Memory Movie Review: Michel Franco Pens Devastating Film About the Scars in Your Past

Memory Stars Jessica Chastain and Peter Sarsgaard and is Directed by Michel Franco

Review: The little moments really elevate Memory, and luckily for viewers of Michel Franco’s newest movie, there are a bunch of them. Jessica Chastain and Peter Sarsgaard both give reduced performances that explode at a moment’s notice.

jessica chastain and peter sarsgaard in memory film 2023
Jessica Chastain and Peter Sarsgaard in Memory (2023)

Memory Review

After a long, long festival run and limited theatrical run for his newest movie, Michel Franco’s Memory is finally available to watch on VOD. Franco has been on my radar since I saw Sundown in 2021, and it felt right that he was pairing up with Jessica Chastain for a quieter character study about how the past can affect the present in profound and moving ways. The cast seemed right, and Michel Franco is a talented filmmaker that can make these harrowing ideas pop in a truly singular way.

And yet, I think the polar ends of Memory may be just a bit too drastic for my liking, where the happiest moments feel soft and uplifting, and the most upsetting feel soul crushing. Michel Franco achieved the latter emotions to great effect in Sundown, and Memory tries to land an equally punishing knockout punch, while keeping the spirits light enough to avoid turning general viewers away.

It’s more of a straightforward drama for Franco this time around, choosing to set the movie in an American city over the vacation spot of Acapulco that juxtaposes with tone so jarringly. And where Sundown gives the feeling that the walls are slowly closing in on Tim Roth over time, the walls have already cratered in on Jessica Chastain here.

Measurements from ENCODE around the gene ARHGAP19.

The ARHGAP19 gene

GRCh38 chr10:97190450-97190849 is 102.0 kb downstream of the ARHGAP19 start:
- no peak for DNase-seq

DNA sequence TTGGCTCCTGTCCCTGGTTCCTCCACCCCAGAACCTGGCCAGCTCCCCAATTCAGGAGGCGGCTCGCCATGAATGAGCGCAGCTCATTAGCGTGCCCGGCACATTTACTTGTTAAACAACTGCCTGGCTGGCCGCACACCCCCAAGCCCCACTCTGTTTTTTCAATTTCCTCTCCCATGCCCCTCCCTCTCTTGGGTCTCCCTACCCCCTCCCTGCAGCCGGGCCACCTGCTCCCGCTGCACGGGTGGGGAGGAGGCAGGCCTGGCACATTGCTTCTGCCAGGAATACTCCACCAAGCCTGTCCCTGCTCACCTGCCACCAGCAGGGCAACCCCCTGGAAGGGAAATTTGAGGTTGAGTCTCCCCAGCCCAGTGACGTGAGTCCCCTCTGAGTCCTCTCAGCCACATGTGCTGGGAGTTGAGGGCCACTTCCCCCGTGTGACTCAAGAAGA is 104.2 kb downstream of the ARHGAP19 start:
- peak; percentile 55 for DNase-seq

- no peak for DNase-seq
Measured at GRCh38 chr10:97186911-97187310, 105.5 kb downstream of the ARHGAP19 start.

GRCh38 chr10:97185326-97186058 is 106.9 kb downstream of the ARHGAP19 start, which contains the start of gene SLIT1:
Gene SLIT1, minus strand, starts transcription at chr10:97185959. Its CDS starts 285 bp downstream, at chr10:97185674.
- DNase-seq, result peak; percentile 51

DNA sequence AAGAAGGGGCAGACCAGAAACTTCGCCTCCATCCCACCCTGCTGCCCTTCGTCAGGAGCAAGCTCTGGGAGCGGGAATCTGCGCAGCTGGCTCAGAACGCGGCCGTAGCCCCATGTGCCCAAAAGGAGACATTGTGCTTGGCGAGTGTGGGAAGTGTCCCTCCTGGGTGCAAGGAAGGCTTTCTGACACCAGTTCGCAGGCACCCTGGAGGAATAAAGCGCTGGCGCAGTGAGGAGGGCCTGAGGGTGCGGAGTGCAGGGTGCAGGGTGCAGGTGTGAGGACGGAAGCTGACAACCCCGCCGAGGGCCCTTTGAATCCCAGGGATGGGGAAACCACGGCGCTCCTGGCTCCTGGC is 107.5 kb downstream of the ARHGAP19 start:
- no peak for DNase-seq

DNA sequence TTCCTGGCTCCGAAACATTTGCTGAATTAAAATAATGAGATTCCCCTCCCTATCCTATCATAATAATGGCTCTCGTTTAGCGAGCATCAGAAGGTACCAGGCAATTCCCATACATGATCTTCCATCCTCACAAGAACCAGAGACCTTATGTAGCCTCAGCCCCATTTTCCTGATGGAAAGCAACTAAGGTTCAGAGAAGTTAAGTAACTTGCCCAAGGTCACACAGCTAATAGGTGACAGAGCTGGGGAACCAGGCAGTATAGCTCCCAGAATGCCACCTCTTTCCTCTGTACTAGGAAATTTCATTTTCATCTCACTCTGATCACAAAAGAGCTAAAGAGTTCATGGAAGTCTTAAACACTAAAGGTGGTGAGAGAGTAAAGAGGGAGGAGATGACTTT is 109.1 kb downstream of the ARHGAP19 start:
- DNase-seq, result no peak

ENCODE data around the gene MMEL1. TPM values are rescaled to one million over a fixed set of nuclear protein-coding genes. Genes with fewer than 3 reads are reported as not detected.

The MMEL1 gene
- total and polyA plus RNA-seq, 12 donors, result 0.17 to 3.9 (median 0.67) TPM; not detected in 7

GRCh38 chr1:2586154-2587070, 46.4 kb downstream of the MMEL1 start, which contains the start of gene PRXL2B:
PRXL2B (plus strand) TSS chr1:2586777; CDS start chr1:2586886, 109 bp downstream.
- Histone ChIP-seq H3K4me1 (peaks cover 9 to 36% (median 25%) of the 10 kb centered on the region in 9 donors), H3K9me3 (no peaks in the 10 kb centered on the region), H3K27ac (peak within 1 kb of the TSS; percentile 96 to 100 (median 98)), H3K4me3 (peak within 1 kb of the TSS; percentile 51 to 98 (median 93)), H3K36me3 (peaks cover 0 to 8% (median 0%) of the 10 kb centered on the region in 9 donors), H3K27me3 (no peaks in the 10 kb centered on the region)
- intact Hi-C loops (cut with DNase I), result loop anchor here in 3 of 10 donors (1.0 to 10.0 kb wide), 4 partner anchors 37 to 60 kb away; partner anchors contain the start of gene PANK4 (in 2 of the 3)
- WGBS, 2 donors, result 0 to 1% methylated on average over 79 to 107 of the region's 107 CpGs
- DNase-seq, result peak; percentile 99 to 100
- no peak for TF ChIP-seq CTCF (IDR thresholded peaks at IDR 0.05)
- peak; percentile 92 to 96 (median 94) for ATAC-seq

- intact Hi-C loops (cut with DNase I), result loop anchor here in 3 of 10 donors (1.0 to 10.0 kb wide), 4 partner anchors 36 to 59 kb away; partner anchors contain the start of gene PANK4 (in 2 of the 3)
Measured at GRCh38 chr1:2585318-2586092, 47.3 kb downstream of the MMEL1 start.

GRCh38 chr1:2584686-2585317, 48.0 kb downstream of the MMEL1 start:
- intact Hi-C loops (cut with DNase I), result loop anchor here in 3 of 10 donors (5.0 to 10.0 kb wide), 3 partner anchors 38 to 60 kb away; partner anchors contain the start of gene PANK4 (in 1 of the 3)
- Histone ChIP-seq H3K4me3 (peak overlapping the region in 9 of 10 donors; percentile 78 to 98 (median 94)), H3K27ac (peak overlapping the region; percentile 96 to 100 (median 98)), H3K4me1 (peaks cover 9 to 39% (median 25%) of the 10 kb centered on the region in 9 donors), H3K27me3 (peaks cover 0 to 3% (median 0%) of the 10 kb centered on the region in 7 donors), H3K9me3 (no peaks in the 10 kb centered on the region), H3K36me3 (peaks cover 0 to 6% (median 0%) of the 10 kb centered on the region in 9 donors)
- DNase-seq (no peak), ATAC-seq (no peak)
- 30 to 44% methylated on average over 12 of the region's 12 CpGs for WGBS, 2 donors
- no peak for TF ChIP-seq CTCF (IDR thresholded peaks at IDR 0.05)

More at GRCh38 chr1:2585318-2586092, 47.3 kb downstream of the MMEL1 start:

Chastain gives an incredibly restrained and understated performance that really carries the film. Her character, Sylvia, balances two jobs watching over adults with disabilities, her frequently fraught relationship with her daughter Anna (Brooke Timber), constant confrontations with her volatile family, and a burgeoning relationship with a man with dementia (Saul, played by Peter Sarsgaard with his impeccable, effortless charm).

Needless to say, Sylvia has had the world bearing down on her from a young age. Repeated mentions of sexual assault since she was 12 lurk through every scene in the film, always backing the harsh worldview she can’t seem to shake. While her relationship with Saul turns out to be the sweetest aspect of Memory, it sure doesn’t start that way as Sylvia immediately accuses Saul of being one of the predators that assaulted her years ago.

But that friendship blossoms in a surprisingly endearing way throughout Memory. I’m still relatively new to Michel Franco’s work, but I figured that the guy who could make Sundown was only capable of making the most tormented movies ever, as that film messed me up at an incredibly efficient rate. Perhaps it surprised me a bit too much just how dedicated Memory was to being an uplifting film in the grand scheme of things (even if we take a while to get there) and perhaps that is why I’m feeling like this clashing of two tones didn’t fully win me over on first viewing.

Yet there are enough sustainable performances and narrative threads to recommend Memory. It’s not for the faint of heart, and some of the subject matter can be painstakingly brutal to watch Sylvia work through (to great effect by Jessica Chastain), but the final product lands with an intense, bittersweet punch. The little moments really elevate this movie, and luckily for Memory, there are a bunch of them.

Score: 3/5

Genre: Drama

Watch Memory (2023) on VOD here

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Memory Film Cast and Credits

memory 2023 movie


Jessica Chastain as Sylvia

Peter Sarsgaard as Saul

Merritt Wever as Olivia

Josh Charles as Isaac

Elsie Fisher as Sara

Jessica Harper as Samantha

Brooke Timber as Anna


Director: Michel Franco

Writer: Michel Franco

Cinematography: Yves Cape

Editors: Óscar FigueroaMichel Franco

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Memory movie on Wikipedia

Memory film on IMDb